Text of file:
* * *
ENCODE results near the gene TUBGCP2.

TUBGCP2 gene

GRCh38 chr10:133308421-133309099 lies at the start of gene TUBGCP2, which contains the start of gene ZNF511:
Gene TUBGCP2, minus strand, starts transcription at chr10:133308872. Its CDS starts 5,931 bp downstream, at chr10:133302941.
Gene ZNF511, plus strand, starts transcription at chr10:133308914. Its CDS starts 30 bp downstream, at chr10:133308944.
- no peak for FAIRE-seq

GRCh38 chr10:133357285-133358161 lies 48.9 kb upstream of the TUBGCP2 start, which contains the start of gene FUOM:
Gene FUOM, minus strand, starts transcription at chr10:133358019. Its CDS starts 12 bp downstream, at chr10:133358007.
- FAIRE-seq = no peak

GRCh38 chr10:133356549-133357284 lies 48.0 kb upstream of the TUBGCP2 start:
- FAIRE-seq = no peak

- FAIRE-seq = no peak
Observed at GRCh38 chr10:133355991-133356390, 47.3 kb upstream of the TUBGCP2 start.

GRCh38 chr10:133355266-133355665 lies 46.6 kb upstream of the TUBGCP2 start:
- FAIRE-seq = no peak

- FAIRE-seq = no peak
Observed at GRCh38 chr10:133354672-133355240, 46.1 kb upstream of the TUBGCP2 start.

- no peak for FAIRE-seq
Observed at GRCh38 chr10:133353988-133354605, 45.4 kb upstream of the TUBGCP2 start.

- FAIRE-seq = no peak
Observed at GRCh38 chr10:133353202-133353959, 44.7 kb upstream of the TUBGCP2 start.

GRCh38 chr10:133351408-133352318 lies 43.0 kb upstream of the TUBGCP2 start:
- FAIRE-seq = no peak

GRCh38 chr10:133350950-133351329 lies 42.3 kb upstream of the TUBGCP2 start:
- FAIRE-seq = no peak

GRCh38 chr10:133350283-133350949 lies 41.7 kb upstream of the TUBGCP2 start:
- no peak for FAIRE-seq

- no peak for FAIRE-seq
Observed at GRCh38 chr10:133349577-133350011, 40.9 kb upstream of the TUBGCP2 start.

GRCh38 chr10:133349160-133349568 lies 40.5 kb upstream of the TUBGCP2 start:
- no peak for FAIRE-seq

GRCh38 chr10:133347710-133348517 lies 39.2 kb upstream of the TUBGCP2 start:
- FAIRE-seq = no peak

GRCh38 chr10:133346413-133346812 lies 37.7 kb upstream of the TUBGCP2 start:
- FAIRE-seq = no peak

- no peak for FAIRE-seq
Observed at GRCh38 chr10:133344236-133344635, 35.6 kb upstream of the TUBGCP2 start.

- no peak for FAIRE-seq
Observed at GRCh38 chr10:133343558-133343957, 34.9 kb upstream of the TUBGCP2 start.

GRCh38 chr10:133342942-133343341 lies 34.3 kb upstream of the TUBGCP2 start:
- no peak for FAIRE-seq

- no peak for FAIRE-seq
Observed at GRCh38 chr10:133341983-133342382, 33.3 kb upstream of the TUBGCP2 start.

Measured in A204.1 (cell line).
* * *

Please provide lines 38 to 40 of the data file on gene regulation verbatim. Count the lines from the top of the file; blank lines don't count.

- no peak for FAIRE-seq
Observed at GRCh38 chr10:133343558-133343957, 34.9 kb upstream of the TUBGCP2 start.

GRCh38 chr10:133342942-133343341 lies 34.3 kb upstream of the TUBGCP2 start: